What Is Mergers And Acquisitions (M&A)? – Corporate and Company Law

The article titled “What is Mergers and Acquisitions (M&A)?” was published by MGC Legal.

What is M&A?

A merger occurs when two or more firms combine to form one new company. A merger requires two companies to consolidate into a new entity with a new ownership and management structure (ostensibly with members of each firm). Mergers require no cash to complete but dilute each company’s individual power. In an acquisition, a corporation or investor group finds a target company and negotiates with its Board of Directors (BoD) to purchase it.

When one company takes over another and establishes itself as the new owner, the purchase is called an acquisition. In an acquisition, a new company does not emerge. Instead, the smaller company is often consumed and ceases to exist, with its assets becoming part of the larger company.

Why Do Companies Do M&A?

Mergers and acquisitions
(M&As) are the acts of consolidating companies or assets to stimulate growth, gaining competitive advantages, increasing market share or influencing supply chains.

What are the types of mergers?

The three main types of mergers are horizontal, vertical, and conglomerate.

  • in a horizontal merger, companies at the same stage in the same industry merge to reduce costs, expand product offerings, or reduce competition. Many of the largest mergers are horizontal mergers to achieve economies of scale.
  • in a vertical merger, a company buys a firm in the same industry, often involved in an earlier or later stage of the production or sales process. Buying a supplier of raw materials, a distribution company, or a customer gives the acquiring firm more control.
  • A conglomerate merger brings together companies in unrelated businesses to reduce risk. Combining companies whose products have different seasonal patterns or respond differently to business cycles can result in more stable sales.

What are the forms of acquisitions?

There are two basic forms of mergers and acquisitions (M&A):

Stock purchase

In a stock purchase, the acquirer pays the target firm’s shareholders cash and/or shares in exchange for shares of the target company. Here, the target’s shareholders receive compensation and not the target. There are certain aspects to be considered in a stock purchase:

  • The acquirer absorbs all the target assets and liabilities – even those not on the balance sheet.
  • To receive the compensation from the acquirer, the target’s shareholders must approve the transaction through a majority vote, which can be a long process.
  • Shareholders bear the tax liability as they receive the compensation directly.

asset purchase

In an asset purchase, the acquirer purchases the target’s assets and pays the target directly. There are certain aspects to be considered in an asset purchase, such as:

  • Since the acquirer purchases only the assets, it will avoid assuming any of the target’s liabilities.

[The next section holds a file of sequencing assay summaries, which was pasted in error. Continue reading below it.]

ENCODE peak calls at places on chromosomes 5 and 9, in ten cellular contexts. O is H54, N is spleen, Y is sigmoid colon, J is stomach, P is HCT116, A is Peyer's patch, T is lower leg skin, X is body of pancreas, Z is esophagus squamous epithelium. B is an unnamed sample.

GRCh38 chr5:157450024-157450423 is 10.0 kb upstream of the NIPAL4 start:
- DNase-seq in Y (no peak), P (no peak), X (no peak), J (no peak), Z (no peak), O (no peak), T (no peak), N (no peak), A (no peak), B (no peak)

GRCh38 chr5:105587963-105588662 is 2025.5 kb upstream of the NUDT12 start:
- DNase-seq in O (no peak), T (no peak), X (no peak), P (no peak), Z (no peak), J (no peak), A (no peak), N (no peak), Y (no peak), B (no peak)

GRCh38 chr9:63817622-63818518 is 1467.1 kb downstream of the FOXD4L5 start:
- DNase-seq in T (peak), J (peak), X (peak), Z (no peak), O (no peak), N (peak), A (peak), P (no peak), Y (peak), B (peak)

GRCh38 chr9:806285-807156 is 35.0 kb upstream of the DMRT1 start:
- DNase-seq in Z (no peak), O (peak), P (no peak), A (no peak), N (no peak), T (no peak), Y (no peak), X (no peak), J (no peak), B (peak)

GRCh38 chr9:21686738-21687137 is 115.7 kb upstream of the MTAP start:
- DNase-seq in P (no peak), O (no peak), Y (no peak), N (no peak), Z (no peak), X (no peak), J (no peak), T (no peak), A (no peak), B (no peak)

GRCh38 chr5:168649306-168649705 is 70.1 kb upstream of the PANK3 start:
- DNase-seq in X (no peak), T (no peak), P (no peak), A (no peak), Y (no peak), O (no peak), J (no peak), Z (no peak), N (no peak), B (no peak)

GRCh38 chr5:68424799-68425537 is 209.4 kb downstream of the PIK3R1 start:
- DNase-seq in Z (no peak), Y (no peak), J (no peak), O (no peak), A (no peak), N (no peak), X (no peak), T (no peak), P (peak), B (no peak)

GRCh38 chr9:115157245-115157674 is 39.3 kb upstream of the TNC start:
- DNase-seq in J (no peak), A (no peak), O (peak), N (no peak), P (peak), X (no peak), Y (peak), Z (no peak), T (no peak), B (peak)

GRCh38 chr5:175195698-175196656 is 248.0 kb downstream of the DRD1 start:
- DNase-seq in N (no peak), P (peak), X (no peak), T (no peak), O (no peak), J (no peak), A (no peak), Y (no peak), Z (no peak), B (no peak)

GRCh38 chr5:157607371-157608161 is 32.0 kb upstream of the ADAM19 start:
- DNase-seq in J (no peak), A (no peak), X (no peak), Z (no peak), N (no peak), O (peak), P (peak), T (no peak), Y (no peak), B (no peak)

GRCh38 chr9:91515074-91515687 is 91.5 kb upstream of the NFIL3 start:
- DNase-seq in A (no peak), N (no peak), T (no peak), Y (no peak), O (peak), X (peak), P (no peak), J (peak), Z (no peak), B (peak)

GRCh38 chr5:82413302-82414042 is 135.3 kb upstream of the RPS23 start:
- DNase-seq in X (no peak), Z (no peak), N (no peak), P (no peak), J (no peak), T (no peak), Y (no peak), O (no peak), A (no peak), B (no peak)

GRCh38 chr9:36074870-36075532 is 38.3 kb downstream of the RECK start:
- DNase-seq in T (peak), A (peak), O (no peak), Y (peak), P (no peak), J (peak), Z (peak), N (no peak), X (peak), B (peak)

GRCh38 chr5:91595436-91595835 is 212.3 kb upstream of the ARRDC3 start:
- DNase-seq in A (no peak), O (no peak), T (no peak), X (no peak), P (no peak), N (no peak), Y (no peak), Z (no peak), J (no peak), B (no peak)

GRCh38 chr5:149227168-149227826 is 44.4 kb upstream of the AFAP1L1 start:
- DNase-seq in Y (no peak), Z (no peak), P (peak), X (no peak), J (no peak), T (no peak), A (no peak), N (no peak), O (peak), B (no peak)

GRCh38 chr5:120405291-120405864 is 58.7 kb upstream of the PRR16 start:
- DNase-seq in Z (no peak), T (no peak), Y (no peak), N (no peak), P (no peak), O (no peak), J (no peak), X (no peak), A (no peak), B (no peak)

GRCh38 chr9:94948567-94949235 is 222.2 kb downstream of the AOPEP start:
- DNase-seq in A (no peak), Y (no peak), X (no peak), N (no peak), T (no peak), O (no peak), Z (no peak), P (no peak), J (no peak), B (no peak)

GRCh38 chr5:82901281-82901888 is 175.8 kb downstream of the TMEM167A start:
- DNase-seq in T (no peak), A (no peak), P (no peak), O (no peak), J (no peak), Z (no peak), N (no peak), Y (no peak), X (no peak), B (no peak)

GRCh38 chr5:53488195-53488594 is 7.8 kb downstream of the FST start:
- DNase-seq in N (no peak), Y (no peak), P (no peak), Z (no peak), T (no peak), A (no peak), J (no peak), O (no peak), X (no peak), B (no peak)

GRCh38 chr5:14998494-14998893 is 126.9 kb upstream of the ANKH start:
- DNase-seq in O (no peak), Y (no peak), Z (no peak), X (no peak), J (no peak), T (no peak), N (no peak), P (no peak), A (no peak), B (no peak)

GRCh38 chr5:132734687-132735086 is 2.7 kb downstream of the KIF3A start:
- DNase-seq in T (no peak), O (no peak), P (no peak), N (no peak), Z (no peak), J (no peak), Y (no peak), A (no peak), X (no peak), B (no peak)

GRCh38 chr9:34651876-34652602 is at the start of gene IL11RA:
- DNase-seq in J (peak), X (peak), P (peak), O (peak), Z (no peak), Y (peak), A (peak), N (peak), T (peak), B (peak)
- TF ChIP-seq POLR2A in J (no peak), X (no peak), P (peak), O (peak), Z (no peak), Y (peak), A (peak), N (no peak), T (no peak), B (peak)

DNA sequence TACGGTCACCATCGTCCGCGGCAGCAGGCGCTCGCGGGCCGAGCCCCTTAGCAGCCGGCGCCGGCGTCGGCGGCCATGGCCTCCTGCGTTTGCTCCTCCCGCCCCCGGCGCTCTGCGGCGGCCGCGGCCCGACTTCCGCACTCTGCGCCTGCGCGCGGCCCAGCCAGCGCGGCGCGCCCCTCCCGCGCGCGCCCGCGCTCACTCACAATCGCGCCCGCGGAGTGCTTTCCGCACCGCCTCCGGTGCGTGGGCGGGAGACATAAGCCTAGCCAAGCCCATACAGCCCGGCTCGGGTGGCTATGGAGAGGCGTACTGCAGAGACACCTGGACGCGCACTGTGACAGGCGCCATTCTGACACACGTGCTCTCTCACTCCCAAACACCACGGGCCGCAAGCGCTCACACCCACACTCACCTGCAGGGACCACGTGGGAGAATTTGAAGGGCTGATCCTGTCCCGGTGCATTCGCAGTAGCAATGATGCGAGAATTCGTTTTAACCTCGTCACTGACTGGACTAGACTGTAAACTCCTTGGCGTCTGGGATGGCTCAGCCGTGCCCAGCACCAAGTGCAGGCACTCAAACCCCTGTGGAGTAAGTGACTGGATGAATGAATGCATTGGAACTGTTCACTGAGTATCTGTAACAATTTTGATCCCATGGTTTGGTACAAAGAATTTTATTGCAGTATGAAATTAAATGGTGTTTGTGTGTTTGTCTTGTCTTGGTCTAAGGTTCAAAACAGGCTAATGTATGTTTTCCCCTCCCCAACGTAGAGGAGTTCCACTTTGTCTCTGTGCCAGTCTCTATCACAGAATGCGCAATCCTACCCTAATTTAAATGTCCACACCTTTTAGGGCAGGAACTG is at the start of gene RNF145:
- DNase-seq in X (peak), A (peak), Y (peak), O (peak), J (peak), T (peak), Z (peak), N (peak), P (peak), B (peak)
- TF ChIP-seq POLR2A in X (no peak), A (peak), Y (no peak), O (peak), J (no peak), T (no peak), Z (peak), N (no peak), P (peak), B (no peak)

• As the payment is made directly to the target, no shareholder approval is generally required unless the assets are significant (eg, greater than 50% of the company).
  • The compensation received is taxed at the corporate level as capital gains by the target.

What Are Differences Between Mergers and Acquisitions?

The company acquiring the other company typically maintains its business name, legal structure and operations in an acquisition. In a merger situation, the companies involved may choose a new name that better reflects the vision of the new, joined company, or they may choose to use one of the existing company names to maintain brand awareness and loyalty.

From a legal standpoint, the company acquired by another company essentially ceases to exist under its previous name and as its legal entity. The acquiring company absorbs it, and if it sells or trades stock, it would be owned and managed by the acquiring company.

Although the two terms are often used interchangeably, certain situations are mergers, and others are acquisitions, depending on the terms of the business deal. If a company does not wish to be taken over by another, this situation is regarded as acquisition and may be referred to as a hostile takeover. The difference is often in how the merger or acquisition is presented to the employees, Board of Directors (BoD) and shareholders. However, many merger and acquisition situations are mutually beneficial and allow companies to grow their presence and expand their reach.

What are the advantages of mergers and acquisitions?

Improved Economic Scale

A larger business, or one that has joined forces with another, will typically have higher needs regarding materials and supplies. By purchasing the necessary raw materials and/or supplies at higher volumes, the business can improve its scale through lower costs and potentially pass those lower costs onto the end consumers.

Lower label costs

A merger or acquisition may result in multiple staff members doing the same job at each individual company. By coming together and eliminating extraneous staff, a business can reduce its overall labor costs while maintaining a stronger, more effective labor force. Those involved in the M&A may review the performance of individuals in similar roles and choose the best talent for each position in the new company.

Increased Market Share